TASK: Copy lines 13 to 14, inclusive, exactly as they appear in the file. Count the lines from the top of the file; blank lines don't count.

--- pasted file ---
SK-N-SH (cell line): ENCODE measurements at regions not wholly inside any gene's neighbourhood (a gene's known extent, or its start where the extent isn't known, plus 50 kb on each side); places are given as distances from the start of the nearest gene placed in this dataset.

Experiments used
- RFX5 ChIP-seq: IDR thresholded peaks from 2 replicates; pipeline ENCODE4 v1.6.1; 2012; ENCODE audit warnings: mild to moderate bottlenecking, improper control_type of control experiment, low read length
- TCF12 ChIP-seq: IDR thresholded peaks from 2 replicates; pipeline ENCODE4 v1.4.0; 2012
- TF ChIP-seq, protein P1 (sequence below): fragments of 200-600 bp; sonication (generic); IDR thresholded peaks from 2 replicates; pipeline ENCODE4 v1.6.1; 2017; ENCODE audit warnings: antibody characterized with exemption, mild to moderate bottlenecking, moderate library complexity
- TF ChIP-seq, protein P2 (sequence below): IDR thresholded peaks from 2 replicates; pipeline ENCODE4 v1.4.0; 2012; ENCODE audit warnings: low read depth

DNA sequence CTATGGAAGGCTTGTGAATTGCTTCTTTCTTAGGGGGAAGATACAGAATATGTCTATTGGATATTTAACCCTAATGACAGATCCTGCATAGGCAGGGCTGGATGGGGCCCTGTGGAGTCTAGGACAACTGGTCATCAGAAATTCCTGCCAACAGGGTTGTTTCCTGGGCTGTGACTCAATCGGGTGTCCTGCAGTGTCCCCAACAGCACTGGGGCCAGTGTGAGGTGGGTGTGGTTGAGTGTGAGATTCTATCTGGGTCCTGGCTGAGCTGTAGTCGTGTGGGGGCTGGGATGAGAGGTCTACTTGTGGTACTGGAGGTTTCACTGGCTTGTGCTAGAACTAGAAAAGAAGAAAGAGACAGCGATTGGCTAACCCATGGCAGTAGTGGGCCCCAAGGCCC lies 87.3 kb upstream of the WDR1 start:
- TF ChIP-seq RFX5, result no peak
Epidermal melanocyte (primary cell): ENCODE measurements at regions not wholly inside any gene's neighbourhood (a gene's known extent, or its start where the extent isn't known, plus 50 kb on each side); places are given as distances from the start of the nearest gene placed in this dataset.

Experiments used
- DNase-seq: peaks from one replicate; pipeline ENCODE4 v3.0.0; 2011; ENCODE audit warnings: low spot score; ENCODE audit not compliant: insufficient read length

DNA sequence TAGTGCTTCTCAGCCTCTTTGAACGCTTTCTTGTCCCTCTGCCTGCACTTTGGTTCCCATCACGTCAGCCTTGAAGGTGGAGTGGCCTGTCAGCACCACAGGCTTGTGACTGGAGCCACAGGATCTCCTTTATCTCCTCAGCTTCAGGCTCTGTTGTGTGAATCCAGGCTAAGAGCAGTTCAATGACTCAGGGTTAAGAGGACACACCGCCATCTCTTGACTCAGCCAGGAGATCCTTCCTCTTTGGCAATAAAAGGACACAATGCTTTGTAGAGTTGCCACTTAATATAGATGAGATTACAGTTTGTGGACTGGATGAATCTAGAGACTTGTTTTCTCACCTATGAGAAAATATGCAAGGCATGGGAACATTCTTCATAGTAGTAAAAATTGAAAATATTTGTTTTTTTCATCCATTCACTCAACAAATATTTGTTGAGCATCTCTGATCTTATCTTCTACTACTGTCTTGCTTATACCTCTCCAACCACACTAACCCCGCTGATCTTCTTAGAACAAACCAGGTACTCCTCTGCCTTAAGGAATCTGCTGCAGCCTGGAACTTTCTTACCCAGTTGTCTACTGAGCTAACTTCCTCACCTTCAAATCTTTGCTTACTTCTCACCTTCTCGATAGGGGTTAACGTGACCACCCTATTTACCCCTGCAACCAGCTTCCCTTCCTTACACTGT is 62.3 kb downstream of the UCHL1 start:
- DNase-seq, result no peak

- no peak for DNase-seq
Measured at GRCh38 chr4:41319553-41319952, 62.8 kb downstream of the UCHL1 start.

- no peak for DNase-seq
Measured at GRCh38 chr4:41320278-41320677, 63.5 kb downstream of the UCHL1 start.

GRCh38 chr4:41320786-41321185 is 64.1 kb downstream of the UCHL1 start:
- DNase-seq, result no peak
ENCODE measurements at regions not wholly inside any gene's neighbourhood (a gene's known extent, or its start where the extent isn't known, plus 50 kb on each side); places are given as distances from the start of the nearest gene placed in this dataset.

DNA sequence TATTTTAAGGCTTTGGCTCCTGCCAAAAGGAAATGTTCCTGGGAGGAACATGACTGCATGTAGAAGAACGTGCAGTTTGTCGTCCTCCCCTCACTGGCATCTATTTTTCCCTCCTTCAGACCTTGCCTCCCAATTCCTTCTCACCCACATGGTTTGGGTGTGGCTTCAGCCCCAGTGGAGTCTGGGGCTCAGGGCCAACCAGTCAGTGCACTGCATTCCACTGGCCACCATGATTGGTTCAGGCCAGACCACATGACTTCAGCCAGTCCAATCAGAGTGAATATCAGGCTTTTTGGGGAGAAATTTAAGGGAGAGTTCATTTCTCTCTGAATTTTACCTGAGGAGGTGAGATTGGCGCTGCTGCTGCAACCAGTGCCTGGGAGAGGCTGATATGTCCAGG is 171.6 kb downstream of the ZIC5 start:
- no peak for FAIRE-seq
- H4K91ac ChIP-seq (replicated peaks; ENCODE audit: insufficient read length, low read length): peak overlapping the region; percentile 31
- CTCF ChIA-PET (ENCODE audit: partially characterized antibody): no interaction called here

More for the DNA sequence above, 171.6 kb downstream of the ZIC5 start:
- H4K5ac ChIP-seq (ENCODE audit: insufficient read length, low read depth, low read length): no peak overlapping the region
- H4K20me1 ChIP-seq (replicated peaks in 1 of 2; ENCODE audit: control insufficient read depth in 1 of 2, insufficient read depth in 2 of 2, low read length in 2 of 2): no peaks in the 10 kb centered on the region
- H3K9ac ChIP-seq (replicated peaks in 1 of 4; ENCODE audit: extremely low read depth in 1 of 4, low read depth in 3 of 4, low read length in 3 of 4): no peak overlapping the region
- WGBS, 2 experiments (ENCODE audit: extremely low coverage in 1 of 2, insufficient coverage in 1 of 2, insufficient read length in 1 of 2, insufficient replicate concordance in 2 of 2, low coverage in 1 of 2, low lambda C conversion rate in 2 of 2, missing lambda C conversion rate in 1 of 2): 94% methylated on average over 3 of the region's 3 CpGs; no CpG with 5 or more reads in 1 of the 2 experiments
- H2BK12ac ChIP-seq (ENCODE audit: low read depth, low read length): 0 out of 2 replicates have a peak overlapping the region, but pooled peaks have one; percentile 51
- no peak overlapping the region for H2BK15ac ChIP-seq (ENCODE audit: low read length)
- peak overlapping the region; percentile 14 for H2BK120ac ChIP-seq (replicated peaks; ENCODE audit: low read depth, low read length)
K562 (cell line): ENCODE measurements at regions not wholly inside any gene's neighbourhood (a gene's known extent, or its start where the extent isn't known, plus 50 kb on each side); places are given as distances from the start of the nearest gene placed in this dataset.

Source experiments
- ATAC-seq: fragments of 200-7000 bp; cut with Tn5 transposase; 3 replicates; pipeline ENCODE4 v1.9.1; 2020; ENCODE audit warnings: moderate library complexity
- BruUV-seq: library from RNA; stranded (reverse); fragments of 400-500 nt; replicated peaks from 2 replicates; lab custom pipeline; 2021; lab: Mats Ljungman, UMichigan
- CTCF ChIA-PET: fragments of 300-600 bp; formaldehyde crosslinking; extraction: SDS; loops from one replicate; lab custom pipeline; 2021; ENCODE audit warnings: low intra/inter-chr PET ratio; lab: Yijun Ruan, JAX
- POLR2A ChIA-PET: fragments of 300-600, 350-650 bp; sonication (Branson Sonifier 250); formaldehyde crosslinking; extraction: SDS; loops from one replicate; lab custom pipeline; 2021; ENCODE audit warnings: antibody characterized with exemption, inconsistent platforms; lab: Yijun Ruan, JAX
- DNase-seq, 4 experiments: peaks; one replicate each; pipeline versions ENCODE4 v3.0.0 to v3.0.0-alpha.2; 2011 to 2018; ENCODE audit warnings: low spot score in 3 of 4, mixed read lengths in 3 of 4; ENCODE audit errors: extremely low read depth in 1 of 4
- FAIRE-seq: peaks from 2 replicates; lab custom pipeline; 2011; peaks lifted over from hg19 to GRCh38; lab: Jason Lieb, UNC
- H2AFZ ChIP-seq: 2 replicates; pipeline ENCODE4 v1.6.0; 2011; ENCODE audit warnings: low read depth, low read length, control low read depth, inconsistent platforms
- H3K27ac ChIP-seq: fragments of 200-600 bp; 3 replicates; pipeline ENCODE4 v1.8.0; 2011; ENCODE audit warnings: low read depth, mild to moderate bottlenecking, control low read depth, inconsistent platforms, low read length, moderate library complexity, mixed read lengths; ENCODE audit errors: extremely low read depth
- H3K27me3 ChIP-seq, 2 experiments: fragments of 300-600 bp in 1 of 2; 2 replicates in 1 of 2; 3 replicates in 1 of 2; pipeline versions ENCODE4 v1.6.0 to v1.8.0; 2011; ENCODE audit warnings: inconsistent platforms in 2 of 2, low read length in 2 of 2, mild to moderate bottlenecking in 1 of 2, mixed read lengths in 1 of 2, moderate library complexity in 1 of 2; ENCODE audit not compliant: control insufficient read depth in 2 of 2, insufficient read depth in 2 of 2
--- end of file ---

- DNase-seq, result no peak

- no peak for DNase-seq